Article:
2009 Year in Review

Last year, I enjoyed putting together a post documenting my favorite posts of the year and thought I’d do so again. For you newer readers, this can function as an Unlikely Words primer. This year’s post took a lot longer as I had to go through about 550 posts compared to around 150 last year. What were your favorite posts of the year on Unlikely Words. Let me know in the comments.

2009 was a big year for Unlikely Words. I set a goal at the beginning of the year of increasing daily traffic 5.5 times from where it was during 2008. The year was rounding out well and we were on track to miss the goal by about *this much*. However, thanks to the amazing viral success of the Jersey Shore Nickname Generator daily traffic is set to increase 20 times from where it was in 2008. From a visual perspective, we finally pulled the trigger on a long talked about site redesign. Emdash did a little customization of Derek Punsalan’s Grid Focus theme and incorporated 3 logos designed by Unlikely Words favorite, Chris Piascik.

In 2009, I continued tracking plastic bag bans around the world and reviewing, in 3 sentences or less, all of the media (movies and books) I consumed. There’s a backlog of about 40 reviews that need to be written and/or posted, and I’m trying to think of a creative way to get these out. There were several posts about Michael Lewis and the movie version of ‘Money Ball’, and I remain saddened by the lack of a ‘Liar’s Poker’ movie. I post about Michael Lewis so much because people are interested in what he has to say, but he doesn’t keep a blog to make it easy to find what he’s saying. This applies to Chuck Klosterman, as well.

Sharks made their customary frequent appearances (including this post about a hero shark fighting dog). This spring, I even got an opportunity to interview George Burgess, one of the foremost shark experts in the world. I also had the pleasure of interviewing 2 of my favorite rockers Blake Schwarzenbach of forgetters and Ben Nichols of Lucero, as well as author Davy Rothbart and ‘V’ Creator Kenny Johnson. These conversations were a lot of fun and I hope to interview more folks in 2010 who are equally out of my league. (Though, according to this LinkedIn rejection, everyone is out of my league.)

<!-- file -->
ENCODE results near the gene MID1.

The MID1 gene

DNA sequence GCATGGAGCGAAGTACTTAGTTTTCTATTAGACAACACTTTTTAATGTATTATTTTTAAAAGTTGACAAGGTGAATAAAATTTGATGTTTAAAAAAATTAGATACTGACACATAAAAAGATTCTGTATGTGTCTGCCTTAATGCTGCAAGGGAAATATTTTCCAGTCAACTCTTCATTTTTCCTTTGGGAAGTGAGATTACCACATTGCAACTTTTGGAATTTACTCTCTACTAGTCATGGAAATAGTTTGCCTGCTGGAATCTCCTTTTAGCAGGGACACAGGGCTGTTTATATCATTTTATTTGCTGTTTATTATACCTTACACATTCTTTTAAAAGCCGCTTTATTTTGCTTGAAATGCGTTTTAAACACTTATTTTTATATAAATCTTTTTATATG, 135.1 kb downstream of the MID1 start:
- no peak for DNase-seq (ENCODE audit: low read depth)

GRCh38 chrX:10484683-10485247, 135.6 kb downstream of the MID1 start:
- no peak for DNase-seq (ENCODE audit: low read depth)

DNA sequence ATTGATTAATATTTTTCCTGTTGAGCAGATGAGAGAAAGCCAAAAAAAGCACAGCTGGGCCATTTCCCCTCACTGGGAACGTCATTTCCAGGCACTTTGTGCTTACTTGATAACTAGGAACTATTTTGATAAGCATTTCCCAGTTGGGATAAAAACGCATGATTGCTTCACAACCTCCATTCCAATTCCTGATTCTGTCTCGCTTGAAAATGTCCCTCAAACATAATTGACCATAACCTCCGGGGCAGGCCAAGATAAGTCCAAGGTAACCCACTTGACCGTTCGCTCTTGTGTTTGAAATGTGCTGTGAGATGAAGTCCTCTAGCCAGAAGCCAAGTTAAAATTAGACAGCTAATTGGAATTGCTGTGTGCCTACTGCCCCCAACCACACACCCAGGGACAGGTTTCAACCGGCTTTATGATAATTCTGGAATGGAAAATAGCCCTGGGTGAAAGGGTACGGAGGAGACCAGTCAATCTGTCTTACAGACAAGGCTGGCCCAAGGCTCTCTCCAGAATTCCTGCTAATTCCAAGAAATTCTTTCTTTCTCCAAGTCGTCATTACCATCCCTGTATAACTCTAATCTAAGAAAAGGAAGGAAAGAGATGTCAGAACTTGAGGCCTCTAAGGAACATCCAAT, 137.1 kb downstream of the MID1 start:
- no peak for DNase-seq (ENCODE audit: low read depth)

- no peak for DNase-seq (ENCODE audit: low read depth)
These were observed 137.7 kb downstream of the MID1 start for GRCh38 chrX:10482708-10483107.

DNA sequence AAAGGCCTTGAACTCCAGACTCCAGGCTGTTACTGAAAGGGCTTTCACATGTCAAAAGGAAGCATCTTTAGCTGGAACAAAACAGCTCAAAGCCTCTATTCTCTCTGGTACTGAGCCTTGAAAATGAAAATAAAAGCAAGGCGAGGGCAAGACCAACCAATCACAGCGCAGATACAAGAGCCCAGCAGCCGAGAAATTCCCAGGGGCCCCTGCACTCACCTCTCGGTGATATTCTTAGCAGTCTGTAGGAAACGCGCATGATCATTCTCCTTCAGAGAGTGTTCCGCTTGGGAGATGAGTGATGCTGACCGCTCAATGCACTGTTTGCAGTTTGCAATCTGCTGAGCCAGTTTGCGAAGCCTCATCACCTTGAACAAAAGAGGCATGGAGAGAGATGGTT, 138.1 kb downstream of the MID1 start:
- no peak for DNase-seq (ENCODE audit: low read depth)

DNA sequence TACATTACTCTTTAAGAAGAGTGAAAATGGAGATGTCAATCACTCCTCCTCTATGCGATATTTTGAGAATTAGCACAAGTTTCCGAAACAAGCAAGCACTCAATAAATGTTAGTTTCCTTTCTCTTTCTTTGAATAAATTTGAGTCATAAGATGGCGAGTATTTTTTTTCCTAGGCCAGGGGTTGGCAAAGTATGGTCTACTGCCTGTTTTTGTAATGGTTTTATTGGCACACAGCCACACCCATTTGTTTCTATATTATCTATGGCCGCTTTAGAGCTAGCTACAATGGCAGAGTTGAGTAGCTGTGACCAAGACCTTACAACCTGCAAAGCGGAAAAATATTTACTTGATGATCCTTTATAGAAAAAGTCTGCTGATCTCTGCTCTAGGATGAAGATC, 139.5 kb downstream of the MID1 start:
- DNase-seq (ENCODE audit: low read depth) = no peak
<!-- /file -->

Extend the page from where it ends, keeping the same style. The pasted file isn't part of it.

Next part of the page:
I, of course, talked a lot about Television this year, including many posts about Mad Men and The Wire. Lost is a show that I don’t LOVE, but end up posting a lot about, mostly because the stuff the fans create is so awesome. You all really seemed to enjoy Everything Tracy Jordan Said Seasons 1, 2, and 3 as well as Everything Don Draper Said Seasons 1, 2, and 3. I was shocked to find out Jericho Reruns Get More Viewers Than Mad Men, but the concept of cell phones killing the sitcom makes sense when you think about it. “24” received more words than it deserved, but I had fun liveblogging it, and will probably (oh, crap) do it again this year.

Some projects I was relatively proud of: The Tiger Woods Mistress Generator, a study on the idea of an official state sandiwch, and then writing to every senator and representative for the Commonwealth of Massachusetts asking their opinion on making the Fluffernutter the Official Sandwich of the Commonwealth. I did an Appreciation of Rickey Henderson on the occasion of his induction to the Hall of Fame, conducted an Unscientific Survey of Books People Love Annoyingly and Books People Hate, compiled 208 Facebook Status Messages from the 24 hours of Obama’s inauguration, created a 10 part Free Barcelona, Spain Travel Guide, and in Marshmallow Peeps On the Internet, I collected practically every single website of note about Marshmallow Peeps. Plus, I answered What a Zombie Looks For in a Woman.